Quebec’s atrocious legal system pursued a 'vendetta-driven' case against our reporter... and lost
But with Quebec, in particular, we've had to exercise a greater degree of caution.
For a province that claims to care so much about civil liberties, I should tell you, dear viewer, that that's a lie.
From sentencing their entire population to house arrest — even for the healthy, regardless of their vaccination status — they imposed a stupid, unreasonable, unscientific curfew in the name of health.
By banning people from leaving their homes after dark, untold damage on the financial and mental health of all peoples took its toll on households.
Don’t ever let a Quebec journalist, politician, lawyer or judge tell convince you they care about protecting your civil liberties. They put their entire province on lockdown, like a prison ward.
And none of them complained.
Now this all happened in the spring of 2021. So you might think that the government had moved on, that it had better things to do with their time and resources, and the court’s time, and the judges’ time.
But you’d be wrong. Literally two and a half years after that madness, well, the madness continued. The government of Quebec made the calm, rational decision to prosecute our journalist. This isn’t the heat of the moment thing, where the cops didn’t know what was up. This was years later — the government wanted to get us. And they actually had a trial.
And that, my friends, is my story today.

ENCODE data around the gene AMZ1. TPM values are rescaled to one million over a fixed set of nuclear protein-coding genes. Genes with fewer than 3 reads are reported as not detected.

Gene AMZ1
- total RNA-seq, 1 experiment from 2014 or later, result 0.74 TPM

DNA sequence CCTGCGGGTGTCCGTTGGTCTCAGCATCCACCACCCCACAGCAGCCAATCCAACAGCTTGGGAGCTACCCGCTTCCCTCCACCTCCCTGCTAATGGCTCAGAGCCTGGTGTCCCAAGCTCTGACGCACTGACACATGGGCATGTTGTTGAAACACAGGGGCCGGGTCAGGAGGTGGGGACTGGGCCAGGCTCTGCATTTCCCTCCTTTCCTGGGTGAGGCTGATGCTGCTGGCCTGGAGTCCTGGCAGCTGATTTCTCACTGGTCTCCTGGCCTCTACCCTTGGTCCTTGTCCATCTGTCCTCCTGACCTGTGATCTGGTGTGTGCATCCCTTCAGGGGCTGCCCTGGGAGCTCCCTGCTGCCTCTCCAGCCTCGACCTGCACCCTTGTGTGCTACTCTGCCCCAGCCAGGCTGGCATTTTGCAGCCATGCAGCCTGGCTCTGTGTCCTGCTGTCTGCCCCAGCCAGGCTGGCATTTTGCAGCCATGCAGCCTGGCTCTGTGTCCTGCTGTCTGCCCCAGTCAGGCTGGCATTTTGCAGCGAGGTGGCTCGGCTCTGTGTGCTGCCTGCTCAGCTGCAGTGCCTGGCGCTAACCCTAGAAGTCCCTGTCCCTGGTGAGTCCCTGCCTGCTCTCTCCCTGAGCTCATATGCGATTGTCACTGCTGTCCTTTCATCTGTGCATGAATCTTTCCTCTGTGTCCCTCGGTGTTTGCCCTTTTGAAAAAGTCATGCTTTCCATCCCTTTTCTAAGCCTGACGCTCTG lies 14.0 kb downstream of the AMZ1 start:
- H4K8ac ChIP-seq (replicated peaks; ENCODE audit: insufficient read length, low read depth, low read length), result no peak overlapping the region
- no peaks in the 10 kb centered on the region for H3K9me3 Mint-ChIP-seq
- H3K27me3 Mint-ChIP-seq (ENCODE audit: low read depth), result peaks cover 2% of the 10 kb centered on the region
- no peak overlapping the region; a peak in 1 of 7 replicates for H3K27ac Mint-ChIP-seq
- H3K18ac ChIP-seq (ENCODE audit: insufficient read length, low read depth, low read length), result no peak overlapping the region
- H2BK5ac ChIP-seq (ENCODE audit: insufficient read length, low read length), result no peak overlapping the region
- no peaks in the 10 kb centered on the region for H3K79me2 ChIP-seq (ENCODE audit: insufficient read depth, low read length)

I have in front of me the judgement, issued by the court. I’m told the verdict was in English, but that it was translated into French for the official version. That’s Quebec for you, I guess.
Seriously. This was important enough to take up a day of court in 2023.
Now, I’m not going to read the whole thing — you can see it on our website. You can put it through google translate yourself. But let me read a bit more.
 The offense alleged against Mr. Fizzard is one of strict liability, for
which the prosecutor does not have to demonstrate that a defendant intended to infringe
the law. However, when the prosecutor has discharged his burden of proof, a
defendant can claim that he took all reasonable means not to infringe
the law, or that he benefits from an exception or exemption permitted by law or
decree. It is then up to him to demonstrate, by preponderance of evidence, that this
exception or exemption applies to his situation.
 The Court emphasizes that the essential elements of the offense that the prosecutor
must prove beyond a reasonable doubt are: the identification of the defendant and his
presence outside his residence during curfew hours. A defendant does not
to raise a reasonable doubt having regard to all the evidence as to one of
these elements in order to be acquitted of the offense. It can also be demonstrated by
preponderance of evidence that one of the exceptions provided for in the decree applies.
Mr. Fizzard admits the facts, but maintains that he was in the execution of his work
journalist for Rebel News.
So it’s pretty simple, isn't it. The police know he had an exemption. They just said that Rebel News isn’t real news. They just refused to believe it, refused to accept it. And the prosecutors agreed.
At the very beginning of the pandemic, the Quebec government established a state of emergency,
and decrees the suspension of all activity in the workplace, except for those where priority services are offered." Among these, we find the media and
telecommunications, including national and local media.
So there you have it. The media were exempt. Again, I think that’s gross — everyone has the same rights; why should a fancy elite be exempt? But we were.
Now let me skip down a bit, it gets interesting. Look at this.
A group of people are arrested for offenses related to curfew,
wearing a mask and non-compliance with the distancing required by health measures.
During his arrest, Mr. Fizzard was in the presence of three other people,
and all claim to be journalists employed by Rebel News. In his report, the